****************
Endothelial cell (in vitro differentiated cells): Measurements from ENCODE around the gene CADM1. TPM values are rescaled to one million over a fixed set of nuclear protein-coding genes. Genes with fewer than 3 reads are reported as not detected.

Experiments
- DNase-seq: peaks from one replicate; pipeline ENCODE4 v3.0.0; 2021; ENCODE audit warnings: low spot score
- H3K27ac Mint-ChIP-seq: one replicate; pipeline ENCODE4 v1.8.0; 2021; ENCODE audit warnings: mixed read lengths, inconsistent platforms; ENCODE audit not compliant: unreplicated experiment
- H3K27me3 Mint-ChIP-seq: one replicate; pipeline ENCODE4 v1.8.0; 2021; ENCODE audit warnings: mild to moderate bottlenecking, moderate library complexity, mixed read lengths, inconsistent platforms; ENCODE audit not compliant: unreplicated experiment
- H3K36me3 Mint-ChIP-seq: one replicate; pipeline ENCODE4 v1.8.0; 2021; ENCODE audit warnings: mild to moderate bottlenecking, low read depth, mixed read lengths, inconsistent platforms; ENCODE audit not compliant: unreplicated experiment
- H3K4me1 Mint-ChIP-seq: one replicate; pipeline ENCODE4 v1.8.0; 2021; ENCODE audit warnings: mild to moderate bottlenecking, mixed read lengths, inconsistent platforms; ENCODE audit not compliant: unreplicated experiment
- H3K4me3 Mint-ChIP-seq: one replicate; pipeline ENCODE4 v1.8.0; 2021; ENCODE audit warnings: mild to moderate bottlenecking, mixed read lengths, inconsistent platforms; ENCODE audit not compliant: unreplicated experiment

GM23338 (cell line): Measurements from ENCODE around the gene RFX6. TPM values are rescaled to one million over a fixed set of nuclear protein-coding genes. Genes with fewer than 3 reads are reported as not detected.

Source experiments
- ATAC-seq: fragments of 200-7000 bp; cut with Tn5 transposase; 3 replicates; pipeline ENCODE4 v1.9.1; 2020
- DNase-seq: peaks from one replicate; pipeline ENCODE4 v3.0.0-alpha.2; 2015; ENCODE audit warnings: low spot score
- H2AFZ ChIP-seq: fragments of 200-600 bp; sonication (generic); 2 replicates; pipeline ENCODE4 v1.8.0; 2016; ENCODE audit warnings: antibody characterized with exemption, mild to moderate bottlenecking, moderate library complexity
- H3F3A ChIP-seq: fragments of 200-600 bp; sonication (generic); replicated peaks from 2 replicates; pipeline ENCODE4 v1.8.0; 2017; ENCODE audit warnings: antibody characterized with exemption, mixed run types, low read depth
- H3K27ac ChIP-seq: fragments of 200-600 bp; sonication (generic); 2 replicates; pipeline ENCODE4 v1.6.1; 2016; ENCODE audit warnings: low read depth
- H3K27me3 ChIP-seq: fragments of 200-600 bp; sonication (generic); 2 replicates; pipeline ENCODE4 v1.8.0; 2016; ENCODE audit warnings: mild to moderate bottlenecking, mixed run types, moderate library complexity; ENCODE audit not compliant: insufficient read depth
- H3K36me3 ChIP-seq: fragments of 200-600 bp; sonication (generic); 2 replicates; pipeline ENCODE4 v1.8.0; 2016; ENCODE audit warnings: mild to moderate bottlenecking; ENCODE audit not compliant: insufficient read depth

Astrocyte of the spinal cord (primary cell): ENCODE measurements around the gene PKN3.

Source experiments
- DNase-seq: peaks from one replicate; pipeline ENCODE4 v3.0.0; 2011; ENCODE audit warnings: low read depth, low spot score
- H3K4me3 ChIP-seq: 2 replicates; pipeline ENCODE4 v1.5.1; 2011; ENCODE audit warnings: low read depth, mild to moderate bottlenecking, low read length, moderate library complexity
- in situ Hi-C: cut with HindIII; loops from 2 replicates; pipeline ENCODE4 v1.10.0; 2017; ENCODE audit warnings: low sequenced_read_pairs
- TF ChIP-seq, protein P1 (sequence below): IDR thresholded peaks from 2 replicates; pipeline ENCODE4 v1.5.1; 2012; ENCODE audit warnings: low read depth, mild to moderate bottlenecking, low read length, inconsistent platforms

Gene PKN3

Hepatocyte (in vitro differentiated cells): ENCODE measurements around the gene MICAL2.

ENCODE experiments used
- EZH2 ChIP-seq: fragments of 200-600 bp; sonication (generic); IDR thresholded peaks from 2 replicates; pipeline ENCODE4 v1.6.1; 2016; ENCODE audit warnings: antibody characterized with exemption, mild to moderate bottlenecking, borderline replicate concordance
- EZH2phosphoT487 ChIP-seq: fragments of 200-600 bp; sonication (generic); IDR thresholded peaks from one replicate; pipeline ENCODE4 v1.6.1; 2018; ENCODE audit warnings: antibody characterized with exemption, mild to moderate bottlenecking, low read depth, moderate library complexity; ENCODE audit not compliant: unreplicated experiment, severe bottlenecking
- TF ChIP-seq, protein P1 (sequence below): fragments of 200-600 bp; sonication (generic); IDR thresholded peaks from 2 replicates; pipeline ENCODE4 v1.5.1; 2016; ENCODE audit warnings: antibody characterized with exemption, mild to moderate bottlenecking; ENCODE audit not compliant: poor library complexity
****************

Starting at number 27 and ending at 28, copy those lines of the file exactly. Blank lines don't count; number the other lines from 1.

- EZH2 ChIP-seq: fragments of 200-600 bp; sonication (generic); IDR thresholded peaks from 2 replicates; pipeline ENCODE4 v1.6.1; 2016; ENCODE audit warnings: antibody characterized with exemption, mild to moderate bottlenecking, borderline replicate concordance
- EZH2phosphoT487 ChIP-seq: fragments of 200-600 bp; sonication (generic); IDR thresholded peaks from one replicate; pipeline ENCODE4 v1.6.1; 2018; ENCODE audit warnings: antibody characterized with exemption, mild to moderate bottlenecking, low read depth, moderate library complexity; ENCODE audit not compliant: unreplicated experiment, severe bottlenecking